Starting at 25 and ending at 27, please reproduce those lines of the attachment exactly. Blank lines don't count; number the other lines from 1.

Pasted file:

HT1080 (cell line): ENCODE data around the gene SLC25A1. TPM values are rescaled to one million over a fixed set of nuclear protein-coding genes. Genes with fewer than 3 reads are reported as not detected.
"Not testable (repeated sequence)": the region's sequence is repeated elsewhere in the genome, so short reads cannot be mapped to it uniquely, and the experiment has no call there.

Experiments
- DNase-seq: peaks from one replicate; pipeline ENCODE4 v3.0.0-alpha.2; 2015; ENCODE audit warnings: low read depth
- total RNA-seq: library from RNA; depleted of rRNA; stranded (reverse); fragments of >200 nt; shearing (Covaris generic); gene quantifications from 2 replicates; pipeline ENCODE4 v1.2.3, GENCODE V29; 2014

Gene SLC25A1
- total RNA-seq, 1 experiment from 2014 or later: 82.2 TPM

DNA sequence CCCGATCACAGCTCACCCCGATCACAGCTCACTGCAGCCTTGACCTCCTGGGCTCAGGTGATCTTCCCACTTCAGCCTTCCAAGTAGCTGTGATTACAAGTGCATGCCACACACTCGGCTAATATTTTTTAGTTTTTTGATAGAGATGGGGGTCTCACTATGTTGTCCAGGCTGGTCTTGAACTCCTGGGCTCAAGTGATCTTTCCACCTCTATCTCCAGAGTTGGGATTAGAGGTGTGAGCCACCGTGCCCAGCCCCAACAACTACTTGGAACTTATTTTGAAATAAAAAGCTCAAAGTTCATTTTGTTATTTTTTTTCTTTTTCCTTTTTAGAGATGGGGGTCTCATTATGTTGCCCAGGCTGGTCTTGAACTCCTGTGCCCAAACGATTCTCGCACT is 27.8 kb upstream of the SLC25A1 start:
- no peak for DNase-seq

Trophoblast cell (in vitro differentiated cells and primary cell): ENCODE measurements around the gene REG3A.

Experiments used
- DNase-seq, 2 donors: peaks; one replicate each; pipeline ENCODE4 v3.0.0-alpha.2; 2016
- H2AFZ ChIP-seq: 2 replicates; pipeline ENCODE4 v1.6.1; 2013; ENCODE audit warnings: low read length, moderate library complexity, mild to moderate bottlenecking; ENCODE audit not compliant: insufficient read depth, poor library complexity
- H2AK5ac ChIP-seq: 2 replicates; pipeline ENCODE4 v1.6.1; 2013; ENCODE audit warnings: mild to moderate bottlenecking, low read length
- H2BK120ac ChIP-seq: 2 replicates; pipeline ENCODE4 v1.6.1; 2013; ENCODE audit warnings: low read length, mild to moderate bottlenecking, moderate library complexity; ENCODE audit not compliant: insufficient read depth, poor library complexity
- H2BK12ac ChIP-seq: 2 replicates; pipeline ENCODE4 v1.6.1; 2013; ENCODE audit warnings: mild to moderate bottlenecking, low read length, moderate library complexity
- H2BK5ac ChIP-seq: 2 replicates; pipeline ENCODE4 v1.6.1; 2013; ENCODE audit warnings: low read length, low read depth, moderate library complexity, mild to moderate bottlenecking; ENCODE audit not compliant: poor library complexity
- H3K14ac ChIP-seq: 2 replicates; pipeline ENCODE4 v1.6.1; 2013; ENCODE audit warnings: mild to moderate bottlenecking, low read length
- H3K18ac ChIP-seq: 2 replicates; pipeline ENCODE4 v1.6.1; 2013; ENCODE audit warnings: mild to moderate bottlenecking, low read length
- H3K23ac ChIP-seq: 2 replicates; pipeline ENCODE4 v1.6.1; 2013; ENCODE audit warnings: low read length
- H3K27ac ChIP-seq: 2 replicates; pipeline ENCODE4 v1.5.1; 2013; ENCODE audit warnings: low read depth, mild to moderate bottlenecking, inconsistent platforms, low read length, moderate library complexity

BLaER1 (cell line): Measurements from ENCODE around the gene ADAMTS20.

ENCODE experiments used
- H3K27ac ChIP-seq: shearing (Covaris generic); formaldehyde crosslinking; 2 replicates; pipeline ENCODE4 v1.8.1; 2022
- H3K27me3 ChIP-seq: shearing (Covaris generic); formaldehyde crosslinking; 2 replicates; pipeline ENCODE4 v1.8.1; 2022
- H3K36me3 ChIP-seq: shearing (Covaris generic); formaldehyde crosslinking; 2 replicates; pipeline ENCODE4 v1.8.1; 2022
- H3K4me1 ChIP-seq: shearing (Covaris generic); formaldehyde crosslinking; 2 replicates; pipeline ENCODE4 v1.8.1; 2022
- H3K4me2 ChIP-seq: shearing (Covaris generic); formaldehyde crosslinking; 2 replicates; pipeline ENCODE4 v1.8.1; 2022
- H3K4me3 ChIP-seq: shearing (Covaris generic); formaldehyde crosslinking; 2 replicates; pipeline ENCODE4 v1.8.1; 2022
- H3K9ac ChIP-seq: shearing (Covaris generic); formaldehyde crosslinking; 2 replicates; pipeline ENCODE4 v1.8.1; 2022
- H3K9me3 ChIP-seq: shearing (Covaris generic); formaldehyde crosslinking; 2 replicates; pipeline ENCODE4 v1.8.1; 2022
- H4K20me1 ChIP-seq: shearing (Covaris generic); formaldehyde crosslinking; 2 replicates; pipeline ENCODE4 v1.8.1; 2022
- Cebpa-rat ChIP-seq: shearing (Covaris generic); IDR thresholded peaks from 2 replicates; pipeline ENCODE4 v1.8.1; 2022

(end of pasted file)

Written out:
- H3K27me3 ChIP-seq: shearing (Covaris generic); formaldehyde crosslinking; 2 replicates; pipeline ENCODE4 v1.8.1; 2022
- H3K36me3 ChIP-seq: shearing (Covaris generic); formaldehyde crosslinking; 2 replicates; pipeline ENCODE4 v1.8.1; 2022
- H3K4me1 ChIP-seq: shearing (Covaris generic); formaldehyde crosslinking; 2 replicates; pipeline ENCODE4 v1.8.1; 2022